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Things to Avoid When Trying to Conceive

Photo credit: Ignacio Campo on Unsplash

Trying for a baby comes with sacrifice – one way or another, we will need to give up something for a period of time, but it’s going to be worth it.


Women who smoke have an increased risk of infertility and are more likely to take longer to get pregnant. Smoking affects each stage of the reproductive process (including egg and sperm maturation, hormone production, embryo transport, and the environment in the uterus) and it can damage the DNA in both eggs and sperm. It also increases a woman’s chance of experiencing a miscarriage or ectopic pregnancy. However, the good news is stopping smoking can improve natural fertility and some of the effects of smoking can be reversed within one year of quitting, so do not hesitate to throw that cigarette away.

Too much caffeine

Caffeine prolongs the duration to get to pregnancy (defined as the time interval to become pregnant without use of contraception) but that does not mean you have to give up your daily cup of Joe. The limit is 200 milligrams of caffeine – about one to two eight-ounce cups – a day, and any more, you will have to make an effort to slowly remove from your diet. The reason is: caffeine interferes with your ability to absorb iron, dehydrates you, and hence, increases miscarriage risks when you are pregnant. It never hurts to exclude too much caffeine out of your diet now because it will benefit you when you conceive too.

Binge drinking

Alcohol is still not proven harmful to both mommies and babies but one thing we know is for sure – binge drinking is not ideal when you are trying to conceive. The reason is simple, you might not know when you might be expecting and a fetus develops rapidly during the first few weeks of pregnancy. Experts have not figured a safe amount of alcohol for pregnant women nor do they know whether babies differ in their sensitivity and reaction to alcohol. Two tips: one, do not drink excessively (about five drinks a week) and two, do not drink during the second half of your cycle after you have ovulated because there is a chance you may be pregnant.

Stressing out

Stress can affect conception because it affects the function of the hypothalamus – the gland in your brain that regulates your appetite and emotions, as well as the hormones that tell your ovaries to release eggs. Hence you often find yourself ovulating late along with a late period during a stressful month at work. If you are trying to get pregnant and you are under stress, your cervical fluid may indicate it. Rather than an increased amount of cervical fluid wetness as you approach ovulation, you might find patches of wetness interspersed with dry days. This is your body telling you that it is trying to ovulate but stress is delaying it.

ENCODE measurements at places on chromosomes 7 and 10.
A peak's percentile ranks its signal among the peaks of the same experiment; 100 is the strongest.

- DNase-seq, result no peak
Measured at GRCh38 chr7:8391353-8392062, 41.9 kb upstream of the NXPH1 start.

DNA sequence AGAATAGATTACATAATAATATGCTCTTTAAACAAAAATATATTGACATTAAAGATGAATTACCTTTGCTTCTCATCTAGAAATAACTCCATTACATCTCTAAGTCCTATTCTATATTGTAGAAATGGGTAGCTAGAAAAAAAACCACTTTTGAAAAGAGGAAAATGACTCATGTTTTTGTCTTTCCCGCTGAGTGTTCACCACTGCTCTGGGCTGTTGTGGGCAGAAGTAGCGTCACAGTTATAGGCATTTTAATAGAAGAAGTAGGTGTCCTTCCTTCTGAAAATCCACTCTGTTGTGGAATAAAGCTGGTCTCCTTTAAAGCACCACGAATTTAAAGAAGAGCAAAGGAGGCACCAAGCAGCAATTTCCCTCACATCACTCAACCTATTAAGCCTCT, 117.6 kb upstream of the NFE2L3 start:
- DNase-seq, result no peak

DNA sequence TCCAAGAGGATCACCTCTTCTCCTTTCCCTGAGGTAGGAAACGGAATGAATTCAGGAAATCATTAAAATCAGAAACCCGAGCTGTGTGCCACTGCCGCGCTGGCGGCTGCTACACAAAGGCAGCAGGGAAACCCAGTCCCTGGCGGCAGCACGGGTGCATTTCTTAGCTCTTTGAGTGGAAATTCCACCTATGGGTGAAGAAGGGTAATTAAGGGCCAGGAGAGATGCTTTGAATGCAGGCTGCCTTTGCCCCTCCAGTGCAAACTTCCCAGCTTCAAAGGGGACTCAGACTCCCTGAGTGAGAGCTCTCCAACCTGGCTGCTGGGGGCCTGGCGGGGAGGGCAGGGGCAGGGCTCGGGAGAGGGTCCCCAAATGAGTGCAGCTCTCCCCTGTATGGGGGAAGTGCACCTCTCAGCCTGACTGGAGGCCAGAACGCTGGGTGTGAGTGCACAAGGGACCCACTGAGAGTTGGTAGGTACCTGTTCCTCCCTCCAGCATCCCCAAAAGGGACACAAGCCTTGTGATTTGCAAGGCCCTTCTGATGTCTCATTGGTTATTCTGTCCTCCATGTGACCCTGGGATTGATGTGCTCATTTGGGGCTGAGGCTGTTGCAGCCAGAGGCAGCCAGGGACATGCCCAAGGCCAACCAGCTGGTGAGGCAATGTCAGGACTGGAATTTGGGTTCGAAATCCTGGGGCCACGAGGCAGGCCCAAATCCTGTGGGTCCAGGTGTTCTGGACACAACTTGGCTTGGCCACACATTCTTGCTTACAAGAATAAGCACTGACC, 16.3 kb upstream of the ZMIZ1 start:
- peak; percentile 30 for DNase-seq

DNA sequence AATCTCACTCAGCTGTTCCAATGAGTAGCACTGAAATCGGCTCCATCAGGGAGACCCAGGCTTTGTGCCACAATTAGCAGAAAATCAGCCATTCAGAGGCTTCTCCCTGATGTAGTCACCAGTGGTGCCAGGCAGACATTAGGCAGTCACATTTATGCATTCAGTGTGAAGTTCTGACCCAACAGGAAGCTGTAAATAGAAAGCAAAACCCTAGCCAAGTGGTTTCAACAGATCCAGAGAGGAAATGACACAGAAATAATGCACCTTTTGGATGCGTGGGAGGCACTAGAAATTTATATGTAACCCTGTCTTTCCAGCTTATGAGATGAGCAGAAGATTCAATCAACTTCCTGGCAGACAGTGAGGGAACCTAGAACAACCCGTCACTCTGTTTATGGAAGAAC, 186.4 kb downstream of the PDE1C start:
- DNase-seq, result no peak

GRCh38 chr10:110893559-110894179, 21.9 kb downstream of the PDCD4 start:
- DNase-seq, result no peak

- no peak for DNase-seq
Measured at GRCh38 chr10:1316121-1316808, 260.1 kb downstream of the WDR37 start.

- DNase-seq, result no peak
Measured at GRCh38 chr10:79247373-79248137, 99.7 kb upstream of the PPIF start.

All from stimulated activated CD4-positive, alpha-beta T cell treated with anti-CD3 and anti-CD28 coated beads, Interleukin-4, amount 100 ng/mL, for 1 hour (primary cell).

Most lubricants have pH levels that are too acidic they kill sperms, or too thick sperms are unable to pass through it to reach the uterus. This applies to many store-bought and homemade lubricants as well. Hence, in your time of conception or “trying” period, use foreplay as your lubricant. Hugs, kisses, and touch in all the right areas will help work a lady up to the mood. It may take a while compared to lubricants but it is safe-proof for the sperms to travel down to the uterus and fuse with the egg. Otherwise, there are also lubricants that are safe and effective for contraception, just be sure to visit your gynaecologist so he can recommend you some.

When it comes to conception, many people only have one thing to say: “relax and it will come naturally.” While it is frustrating to hear that all the time, that is not wrong. Focus on enjoying intimacy with your other half and do not over-worry. However, if you have been trying for a long period now with no results, it would be good to see your gynaecologist to get further fertility advice.

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